◙ Please join the UCLA Chicano Studies Research Center as Laura E. Gómez discusses and signs her new book Manifest Destinies: The Making of the Mexican American Race. In her book, Dr. Gómez traces the origins of Mexican Americans as a racial group in the United States by looking at the Mexican population in what is now New Mexico. She explores the construction of racial status from the perspectives of law, history, and sociology. Her visit is part of a national book tour. Dr. Gómez is a professor of law and American studies at the University of New Mexico. From 1994 through 2005, she held a joint faculty appointment at the UCLA School of Law and the UCLA Department of Sociology.

WHEN: Tuesday, April 15, 4:00 pm - 6:00 pm

WHERE: UCLA Young Research Library Presentation, Room 11348, 1st Floor.

A reception will follow the lecture.

For more information contact: (310) 206-9185.

For more information on this and other CSRC events, go here.

◙ The Department of Chicano/Latino Studies at University of California, Irvine, as part of its Colloquia Series 2007-2008, presents:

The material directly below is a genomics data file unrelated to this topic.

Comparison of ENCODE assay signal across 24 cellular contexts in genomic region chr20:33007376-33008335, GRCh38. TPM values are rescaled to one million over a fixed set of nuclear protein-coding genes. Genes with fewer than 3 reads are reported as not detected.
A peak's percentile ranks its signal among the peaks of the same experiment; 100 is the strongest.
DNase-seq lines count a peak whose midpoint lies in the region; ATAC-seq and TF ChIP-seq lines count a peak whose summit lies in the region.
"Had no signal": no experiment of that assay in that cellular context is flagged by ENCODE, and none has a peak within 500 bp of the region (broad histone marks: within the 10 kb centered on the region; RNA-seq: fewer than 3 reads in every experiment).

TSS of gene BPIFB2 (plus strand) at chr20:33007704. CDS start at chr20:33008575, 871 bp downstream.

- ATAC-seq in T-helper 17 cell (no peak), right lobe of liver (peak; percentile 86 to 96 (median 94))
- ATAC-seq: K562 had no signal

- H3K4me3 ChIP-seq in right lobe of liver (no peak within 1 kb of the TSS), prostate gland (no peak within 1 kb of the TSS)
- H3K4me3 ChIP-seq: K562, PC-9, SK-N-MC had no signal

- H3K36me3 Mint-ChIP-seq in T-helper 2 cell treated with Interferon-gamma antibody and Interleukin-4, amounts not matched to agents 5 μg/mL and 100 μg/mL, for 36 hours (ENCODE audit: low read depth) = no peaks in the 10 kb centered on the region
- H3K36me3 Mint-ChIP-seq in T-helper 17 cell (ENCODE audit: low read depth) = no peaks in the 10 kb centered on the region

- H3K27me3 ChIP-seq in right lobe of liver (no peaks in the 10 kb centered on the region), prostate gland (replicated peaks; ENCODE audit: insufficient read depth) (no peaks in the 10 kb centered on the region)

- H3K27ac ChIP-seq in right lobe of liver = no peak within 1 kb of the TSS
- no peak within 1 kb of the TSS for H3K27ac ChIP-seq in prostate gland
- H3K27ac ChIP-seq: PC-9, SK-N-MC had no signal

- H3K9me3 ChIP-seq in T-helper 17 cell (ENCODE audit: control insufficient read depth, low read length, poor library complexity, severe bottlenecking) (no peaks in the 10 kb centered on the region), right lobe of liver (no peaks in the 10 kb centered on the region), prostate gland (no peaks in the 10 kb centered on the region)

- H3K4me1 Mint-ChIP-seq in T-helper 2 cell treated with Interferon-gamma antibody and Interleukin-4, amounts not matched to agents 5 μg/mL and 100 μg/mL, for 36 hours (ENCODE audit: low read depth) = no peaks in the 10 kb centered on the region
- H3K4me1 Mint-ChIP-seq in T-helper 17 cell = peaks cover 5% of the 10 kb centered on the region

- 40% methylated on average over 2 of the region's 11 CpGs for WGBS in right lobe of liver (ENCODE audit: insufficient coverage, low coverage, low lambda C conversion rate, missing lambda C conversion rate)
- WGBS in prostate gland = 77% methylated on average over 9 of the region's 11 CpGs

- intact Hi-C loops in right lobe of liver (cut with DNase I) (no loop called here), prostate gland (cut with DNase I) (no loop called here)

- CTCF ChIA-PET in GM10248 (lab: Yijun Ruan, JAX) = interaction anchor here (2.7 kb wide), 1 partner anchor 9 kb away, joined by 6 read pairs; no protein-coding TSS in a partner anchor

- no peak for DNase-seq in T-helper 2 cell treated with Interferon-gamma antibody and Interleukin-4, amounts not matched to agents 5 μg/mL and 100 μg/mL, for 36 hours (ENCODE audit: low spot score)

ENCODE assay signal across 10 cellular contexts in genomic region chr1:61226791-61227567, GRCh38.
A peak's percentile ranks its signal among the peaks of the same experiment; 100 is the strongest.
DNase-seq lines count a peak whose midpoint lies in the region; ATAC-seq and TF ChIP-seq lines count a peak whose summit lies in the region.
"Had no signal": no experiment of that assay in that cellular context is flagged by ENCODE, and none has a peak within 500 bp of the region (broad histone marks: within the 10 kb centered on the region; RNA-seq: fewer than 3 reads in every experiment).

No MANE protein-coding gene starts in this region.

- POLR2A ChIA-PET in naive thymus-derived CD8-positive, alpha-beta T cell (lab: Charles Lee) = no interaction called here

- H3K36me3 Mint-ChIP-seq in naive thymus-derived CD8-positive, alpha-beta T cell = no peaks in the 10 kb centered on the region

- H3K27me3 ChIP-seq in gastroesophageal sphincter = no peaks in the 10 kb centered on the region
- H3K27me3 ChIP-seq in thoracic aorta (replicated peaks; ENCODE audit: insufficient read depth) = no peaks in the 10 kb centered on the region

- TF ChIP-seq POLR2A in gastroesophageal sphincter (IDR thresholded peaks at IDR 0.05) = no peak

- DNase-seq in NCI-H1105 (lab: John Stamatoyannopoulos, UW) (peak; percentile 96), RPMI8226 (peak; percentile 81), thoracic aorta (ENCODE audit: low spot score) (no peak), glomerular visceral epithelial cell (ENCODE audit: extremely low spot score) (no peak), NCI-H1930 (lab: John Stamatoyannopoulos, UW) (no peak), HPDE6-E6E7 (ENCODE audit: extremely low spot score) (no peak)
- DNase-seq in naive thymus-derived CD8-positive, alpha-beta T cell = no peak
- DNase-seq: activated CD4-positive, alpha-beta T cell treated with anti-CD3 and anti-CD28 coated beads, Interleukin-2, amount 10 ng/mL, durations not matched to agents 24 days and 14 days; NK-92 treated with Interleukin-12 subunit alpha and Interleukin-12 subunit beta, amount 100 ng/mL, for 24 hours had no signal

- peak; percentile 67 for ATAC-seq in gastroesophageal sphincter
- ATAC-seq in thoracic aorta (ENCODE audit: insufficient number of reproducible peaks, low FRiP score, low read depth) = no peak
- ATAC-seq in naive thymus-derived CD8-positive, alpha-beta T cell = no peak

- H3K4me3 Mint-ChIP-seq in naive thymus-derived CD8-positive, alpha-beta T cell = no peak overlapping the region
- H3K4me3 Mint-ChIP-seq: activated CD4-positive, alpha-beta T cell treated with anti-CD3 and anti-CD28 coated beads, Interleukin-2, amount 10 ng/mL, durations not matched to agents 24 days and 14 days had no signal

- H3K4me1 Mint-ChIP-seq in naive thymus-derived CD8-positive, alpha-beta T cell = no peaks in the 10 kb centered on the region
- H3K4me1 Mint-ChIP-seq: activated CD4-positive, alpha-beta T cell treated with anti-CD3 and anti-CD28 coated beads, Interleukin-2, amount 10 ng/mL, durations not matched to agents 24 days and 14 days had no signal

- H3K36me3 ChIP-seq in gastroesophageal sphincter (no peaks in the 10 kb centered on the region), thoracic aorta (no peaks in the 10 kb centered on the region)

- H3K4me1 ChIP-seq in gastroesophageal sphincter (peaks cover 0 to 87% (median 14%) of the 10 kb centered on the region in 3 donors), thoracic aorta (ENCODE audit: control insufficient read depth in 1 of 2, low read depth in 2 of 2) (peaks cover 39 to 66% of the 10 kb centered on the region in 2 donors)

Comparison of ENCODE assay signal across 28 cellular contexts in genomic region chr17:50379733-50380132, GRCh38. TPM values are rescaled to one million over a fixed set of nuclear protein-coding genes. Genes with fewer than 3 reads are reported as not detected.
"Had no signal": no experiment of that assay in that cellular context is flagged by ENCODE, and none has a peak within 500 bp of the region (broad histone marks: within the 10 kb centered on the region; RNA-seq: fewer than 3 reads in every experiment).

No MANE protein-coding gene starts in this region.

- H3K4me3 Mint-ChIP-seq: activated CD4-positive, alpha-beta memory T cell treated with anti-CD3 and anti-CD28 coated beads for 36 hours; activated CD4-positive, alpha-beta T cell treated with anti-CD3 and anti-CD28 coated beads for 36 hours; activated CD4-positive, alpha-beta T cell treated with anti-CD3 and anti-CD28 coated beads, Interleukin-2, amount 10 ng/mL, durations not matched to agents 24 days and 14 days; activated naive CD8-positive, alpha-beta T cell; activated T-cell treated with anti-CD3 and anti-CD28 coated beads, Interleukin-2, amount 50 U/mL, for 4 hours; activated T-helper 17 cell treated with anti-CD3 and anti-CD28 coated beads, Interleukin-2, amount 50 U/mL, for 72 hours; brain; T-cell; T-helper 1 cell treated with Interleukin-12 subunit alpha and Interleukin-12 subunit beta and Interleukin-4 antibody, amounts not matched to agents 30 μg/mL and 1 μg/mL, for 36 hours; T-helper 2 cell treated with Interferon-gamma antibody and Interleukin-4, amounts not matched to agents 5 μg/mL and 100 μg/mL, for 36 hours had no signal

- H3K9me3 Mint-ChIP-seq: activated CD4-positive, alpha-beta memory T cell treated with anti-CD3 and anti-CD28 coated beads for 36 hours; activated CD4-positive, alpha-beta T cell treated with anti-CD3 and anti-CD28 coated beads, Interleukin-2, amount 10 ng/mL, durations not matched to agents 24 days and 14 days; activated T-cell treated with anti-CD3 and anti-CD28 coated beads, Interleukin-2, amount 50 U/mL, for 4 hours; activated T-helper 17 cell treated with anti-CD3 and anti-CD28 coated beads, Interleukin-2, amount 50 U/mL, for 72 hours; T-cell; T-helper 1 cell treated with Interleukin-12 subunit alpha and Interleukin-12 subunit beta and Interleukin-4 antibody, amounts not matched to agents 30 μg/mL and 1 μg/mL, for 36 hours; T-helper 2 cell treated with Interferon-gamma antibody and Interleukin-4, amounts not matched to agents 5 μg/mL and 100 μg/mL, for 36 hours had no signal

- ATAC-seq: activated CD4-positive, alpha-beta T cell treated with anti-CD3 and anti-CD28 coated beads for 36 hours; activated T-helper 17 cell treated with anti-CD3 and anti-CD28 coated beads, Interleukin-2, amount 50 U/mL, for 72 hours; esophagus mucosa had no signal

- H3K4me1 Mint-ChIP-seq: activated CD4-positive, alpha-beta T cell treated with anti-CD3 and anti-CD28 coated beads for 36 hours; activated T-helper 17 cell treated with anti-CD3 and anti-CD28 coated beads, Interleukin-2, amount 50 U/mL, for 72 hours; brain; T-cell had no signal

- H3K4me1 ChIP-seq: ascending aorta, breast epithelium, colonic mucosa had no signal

Max Benavidez

“Before and After Asco (Nausea): The Difference between Chicano Art, the Chicano Avant-Garde, and Contemporary 21st Century Latino Art”

Benavidez is the author of Gronk, a recent book on the renowned L.A. artist. His work has appeared in several anthologies including The Fight in the Fields (Harcourt Brace) and Distant Relations (Smart Art Press). He wrote the lead essay for Chicano Visions (Little Brown/Bulfinch) and co-authored Carlito’s Story and the award-winning Graciela’s Dream (Lectura Books). He’s a contributing editor to Bomb magazine, and a contributor to Ciudad magazine and the London-based Monocle. He was an essayist for the Los Angeles Times and a regular contributor to Art Issues. He currently directs the Polanco Fellowship for the California Latino Caucus Institute for Public Policy and is completing his Ph.D. at Claremont Graduate University under a Fellowship from the Ahmanson Foundation.

WHEN: Thursday April 17, 2008, 4:00 pm

WHERE: Cross Cultural Center

COST: Free and Open to the Public

For more information, please call (949)824-7180 or visit the Department’s webpage at

◙ All done. So, until next Monday, enjoy the intervening posts from my compadres y comadres. ¡Lea un libro!